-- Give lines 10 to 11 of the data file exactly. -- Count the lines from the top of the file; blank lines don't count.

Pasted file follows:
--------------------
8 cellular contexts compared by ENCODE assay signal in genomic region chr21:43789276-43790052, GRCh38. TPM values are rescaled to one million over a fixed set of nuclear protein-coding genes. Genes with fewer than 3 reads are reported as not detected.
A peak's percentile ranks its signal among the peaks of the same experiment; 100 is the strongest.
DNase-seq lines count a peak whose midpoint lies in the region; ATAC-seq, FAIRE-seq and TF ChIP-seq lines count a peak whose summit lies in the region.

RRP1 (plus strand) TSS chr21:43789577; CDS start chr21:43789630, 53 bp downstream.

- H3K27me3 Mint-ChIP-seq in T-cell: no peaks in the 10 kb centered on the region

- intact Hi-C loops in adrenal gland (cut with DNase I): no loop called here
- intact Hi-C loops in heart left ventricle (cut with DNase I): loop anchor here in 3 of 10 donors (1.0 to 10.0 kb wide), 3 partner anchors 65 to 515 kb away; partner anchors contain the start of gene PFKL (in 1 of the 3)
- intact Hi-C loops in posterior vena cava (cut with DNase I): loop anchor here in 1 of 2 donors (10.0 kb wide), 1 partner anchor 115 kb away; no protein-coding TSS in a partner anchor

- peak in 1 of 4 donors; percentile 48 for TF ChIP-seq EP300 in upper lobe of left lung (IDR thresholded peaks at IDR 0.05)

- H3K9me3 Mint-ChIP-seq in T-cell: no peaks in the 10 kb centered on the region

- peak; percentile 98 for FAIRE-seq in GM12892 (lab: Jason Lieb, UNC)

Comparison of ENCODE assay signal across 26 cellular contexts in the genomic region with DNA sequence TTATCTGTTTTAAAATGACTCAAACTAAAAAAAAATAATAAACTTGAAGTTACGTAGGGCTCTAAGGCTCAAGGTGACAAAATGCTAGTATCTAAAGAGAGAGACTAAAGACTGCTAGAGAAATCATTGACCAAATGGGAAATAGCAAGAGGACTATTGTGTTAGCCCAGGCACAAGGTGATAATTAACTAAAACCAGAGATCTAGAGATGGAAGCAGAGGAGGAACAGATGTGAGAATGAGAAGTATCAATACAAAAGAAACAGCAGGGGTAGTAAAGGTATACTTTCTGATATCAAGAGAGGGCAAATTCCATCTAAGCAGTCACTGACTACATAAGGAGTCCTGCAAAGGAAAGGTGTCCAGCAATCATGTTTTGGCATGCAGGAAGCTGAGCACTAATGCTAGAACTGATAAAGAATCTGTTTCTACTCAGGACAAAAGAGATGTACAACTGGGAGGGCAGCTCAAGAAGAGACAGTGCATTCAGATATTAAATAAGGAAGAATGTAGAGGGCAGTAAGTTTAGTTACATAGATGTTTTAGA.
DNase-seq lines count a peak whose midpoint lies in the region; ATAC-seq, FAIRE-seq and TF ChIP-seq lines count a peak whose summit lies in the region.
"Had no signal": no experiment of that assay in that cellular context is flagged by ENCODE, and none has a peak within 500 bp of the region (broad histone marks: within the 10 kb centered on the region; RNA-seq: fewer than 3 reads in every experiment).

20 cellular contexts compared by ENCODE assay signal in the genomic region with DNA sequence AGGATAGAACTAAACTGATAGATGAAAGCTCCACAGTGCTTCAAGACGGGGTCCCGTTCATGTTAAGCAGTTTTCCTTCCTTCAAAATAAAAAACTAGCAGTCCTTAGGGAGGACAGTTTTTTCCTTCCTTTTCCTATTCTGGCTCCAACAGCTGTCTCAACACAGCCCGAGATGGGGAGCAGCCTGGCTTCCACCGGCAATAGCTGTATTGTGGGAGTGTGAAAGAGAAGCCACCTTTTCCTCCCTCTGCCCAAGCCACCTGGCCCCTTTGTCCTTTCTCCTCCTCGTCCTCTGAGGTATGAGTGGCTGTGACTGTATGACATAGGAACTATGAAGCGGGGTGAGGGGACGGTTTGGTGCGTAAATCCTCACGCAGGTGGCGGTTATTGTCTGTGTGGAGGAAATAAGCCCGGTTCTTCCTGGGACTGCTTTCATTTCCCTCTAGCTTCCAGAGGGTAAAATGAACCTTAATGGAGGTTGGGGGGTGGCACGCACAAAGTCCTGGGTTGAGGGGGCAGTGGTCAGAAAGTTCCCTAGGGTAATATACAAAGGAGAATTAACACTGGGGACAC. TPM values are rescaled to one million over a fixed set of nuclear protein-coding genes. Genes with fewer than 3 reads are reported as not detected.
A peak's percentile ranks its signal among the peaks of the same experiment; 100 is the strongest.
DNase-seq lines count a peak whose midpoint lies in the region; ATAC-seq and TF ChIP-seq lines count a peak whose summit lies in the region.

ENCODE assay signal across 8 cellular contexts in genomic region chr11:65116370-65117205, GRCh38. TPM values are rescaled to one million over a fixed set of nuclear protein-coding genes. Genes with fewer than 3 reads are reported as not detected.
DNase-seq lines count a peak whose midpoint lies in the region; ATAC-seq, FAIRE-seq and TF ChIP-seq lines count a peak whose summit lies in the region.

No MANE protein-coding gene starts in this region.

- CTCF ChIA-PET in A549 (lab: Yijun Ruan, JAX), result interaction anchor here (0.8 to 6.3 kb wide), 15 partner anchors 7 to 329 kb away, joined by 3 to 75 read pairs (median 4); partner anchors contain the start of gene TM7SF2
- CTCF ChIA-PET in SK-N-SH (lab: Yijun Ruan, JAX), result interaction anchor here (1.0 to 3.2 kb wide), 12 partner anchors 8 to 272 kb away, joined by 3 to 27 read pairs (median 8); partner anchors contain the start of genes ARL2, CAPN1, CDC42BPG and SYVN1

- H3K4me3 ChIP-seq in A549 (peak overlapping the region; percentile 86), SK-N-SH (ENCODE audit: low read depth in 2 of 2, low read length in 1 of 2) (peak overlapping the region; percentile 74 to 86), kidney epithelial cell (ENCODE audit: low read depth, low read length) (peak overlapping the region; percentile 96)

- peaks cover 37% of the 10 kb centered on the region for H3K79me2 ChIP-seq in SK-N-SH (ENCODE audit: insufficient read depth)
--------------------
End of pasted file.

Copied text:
- H3K9me3 Mint-ChIP-seq in T-cell: no peaks in the 10 kb centered on the region

- peak; percentile 98 for FAIRE-seq in GM12892 (lab: Jason Lieb, UNC)